Making the Abstract Tangible
by Susan Houston Klaus
Any student who has tried to grasp complex concepts in math and science knows that being able to apply them makes learning a lot easier – and a lot more interesting. The same goes for those who teach these principles in today's classrooms. For educators, making the abstract tangible is an important part of their job.
To help make these subjects more meaningful to students and to encourage peer-to-peer interaction among educators, the University of Nebraska at Omaha (UNO) College of Education has offered online graduate courses to teachers in the Omaha area and around the country. The courses have been supported by grants from NASA, as well as support from the Nebraska Space Grant Consortium and the UNO Office of Internet Studies (OIS) at the college.
"We're giving teachers a way to model how scientists collaborate and work together in the real world," says Neal Grandgenett, OIS co-director, professor of teacher education and project director for the courses. "This provides the tools they need to support collaborative, technology-based learning."
The courses available to teachers truly run the gamut. They include America's Virtual Farm Project, launched in 2000, which helped teachers in the Midwest apply NASA technologies to farming. Teachers in more than 150 rural communities took part in the course, learning about remote sensing, geographical information systems and NASA satellite technology as related to farming.
In 2004, UNO was chosen to participate in NASA's Aeronautics in America. The project teamed students, teachers and professors from middle schools and universities with NASA engineers. Frequently, the engineers would present technologies and concepts currently being used at the organization via an online teleconferencing system. In turn, students got a chance to discuss their own projects and ask questions of the NASA team.
Recently, the college concluded a three-year grant for the Earth Systems Science Education Alliance (ESSEA) graduate course. Funded by the NASA ESSEA, UNO was one of 20 universities chosen to participate in online course delivery of math and science concepts to elementary, middle and high school teachers. In each experience, teachers study four units of earth science – deforestation, volcanoes, sea ice and hurricanes – that reference current NASA data and studies.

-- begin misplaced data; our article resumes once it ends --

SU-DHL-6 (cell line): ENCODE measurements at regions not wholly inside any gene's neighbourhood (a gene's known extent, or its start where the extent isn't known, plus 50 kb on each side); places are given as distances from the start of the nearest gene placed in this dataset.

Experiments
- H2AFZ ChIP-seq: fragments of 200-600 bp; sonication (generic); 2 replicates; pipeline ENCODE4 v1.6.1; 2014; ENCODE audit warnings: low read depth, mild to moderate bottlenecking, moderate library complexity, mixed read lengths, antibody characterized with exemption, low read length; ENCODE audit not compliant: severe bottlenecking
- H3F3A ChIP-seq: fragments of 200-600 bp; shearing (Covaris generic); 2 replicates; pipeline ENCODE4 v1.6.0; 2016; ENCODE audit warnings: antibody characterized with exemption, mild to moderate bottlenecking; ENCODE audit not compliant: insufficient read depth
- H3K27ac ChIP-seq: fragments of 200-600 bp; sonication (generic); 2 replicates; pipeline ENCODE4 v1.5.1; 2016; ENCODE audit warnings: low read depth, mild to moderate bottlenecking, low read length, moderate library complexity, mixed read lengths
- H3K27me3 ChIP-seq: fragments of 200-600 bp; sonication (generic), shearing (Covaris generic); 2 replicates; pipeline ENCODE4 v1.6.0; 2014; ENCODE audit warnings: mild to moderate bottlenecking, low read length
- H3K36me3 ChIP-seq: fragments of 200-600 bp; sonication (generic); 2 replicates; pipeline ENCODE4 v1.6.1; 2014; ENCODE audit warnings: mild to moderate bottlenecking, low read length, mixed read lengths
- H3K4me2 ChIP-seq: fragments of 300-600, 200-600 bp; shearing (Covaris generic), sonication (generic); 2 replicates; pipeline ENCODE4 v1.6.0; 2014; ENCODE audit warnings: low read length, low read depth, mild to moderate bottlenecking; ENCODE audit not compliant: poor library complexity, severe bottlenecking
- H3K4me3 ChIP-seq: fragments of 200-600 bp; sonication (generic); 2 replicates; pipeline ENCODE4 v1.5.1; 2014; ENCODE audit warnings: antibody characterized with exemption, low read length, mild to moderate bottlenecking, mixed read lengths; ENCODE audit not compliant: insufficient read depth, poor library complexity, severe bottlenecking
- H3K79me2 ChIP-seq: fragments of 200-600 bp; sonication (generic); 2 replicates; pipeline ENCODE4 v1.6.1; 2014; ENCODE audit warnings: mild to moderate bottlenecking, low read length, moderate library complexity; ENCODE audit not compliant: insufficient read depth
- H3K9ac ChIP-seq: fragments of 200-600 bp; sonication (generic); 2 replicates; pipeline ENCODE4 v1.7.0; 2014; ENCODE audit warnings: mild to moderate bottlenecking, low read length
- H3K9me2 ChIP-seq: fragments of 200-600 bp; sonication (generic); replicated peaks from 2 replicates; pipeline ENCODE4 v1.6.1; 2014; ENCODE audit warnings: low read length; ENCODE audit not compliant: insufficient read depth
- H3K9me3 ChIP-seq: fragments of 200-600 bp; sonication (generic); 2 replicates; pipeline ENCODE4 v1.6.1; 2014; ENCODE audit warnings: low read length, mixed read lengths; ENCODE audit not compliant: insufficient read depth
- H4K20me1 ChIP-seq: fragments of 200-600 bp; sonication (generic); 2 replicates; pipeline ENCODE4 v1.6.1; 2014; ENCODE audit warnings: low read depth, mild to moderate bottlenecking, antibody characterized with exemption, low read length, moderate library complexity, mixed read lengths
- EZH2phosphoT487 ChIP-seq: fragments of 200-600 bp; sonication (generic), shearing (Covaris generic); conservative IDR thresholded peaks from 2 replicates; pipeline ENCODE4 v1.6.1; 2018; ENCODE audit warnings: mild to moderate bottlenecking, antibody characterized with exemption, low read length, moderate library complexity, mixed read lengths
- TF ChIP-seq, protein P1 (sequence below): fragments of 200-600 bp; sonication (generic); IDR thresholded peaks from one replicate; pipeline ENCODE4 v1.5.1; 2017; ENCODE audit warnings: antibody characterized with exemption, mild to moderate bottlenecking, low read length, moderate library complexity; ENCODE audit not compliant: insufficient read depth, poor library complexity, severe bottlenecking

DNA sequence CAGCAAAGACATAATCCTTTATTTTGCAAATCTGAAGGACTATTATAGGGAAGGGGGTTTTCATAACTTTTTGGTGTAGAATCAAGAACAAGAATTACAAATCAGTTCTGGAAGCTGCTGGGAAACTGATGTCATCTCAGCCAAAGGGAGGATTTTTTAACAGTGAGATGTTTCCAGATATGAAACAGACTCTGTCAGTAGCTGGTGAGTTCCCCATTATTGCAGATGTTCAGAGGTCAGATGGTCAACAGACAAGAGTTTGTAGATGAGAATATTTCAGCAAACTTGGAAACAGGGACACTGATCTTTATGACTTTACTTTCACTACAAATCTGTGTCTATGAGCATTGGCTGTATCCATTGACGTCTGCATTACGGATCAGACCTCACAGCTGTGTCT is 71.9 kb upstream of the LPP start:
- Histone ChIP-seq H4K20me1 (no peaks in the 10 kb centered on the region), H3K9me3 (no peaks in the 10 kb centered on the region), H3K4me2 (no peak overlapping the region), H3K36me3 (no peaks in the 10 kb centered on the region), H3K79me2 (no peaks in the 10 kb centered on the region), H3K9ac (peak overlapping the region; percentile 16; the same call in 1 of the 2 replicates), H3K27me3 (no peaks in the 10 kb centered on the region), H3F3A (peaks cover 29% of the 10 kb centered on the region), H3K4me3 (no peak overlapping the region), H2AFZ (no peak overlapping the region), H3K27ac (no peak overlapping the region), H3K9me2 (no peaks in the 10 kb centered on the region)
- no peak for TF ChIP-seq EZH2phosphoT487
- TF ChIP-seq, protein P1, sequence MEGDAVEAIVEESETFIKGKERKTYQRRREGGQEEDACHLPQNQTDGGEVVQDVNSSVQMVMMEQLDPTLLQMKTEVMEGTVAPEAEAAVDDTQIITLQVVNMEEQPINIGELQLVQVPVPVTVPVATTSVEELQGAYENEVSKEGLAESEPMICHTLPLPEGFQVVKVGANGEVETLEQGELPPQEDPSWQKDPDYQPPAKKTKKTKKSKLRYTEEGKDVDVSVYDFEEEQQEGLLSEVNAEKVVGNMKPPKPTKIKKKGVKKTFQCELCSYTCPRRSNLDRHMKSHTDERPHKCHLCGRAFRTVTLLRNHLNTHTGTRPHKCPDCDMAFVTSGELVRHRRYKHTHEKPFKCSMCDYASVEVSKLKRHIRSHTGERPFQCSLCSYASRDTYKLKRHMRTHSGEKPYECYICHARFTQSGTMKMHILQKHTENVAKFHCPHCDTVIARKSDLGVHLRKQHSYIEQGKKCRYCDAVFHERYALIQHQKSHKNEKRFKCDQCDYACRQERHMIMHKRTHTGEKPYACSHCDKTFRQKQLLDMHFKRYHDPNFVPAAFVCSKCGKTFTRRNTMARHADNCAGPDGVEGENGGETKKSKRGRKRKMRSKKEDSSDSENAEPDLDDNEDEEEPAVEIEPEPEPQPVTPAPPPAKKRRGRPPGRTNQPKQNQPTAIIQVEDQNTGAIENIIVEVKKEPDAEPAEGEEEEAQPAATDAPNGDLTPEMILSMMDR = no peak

Participants are charged with creating innovative activities to take back to the classroom while incorporating Internet resources and research into the assignments. During the spring 2005 semester, teachers designed activities ranging from calculating the volume of ice formations and exploring ways to save the rain forests to creating mini-volcanic activity with soda water and food coloring, and plotting hurricane coordinates using pre-calculus formulas.
While NASA makes the courses financially possible, Omaha-area instructors, including retired physics teacher Bill Schnase and science instructor Steve Hamersky, coordinate with NASA and help facilitate the collaborative dialogue. Hamersky, who teaches at Gross High School, got involved in the program first as a student, then quickly found himself involved in helping personalize the lessons for Nebraska and the Midwest.
"We're trying to help teachers look beyond the day-to-day classroom and gain a wide scope of what they're really trying to do with students," he says. "Today's students aren't passive learners anymore. Using the Internet has become a way to plan activities that include active learning and exploration, and combine them with the traditional ways to learn new material."
Since the programs began, more than 400 teachers have taken part in the courses. Their feedback is enthusiastic: "I was so excited to have the opportunity to take this class this semester," says one teacher. "After taking the class, I can see how even children can learn about earth sciences and make the connections between different parts of their world. I can't wait to see my own students try out this concept next fall."
Susan Houston Klaus is a contributor to UNO's annual Omaha World-Herald insert. She can be reached at firstname.lastname@example.org.
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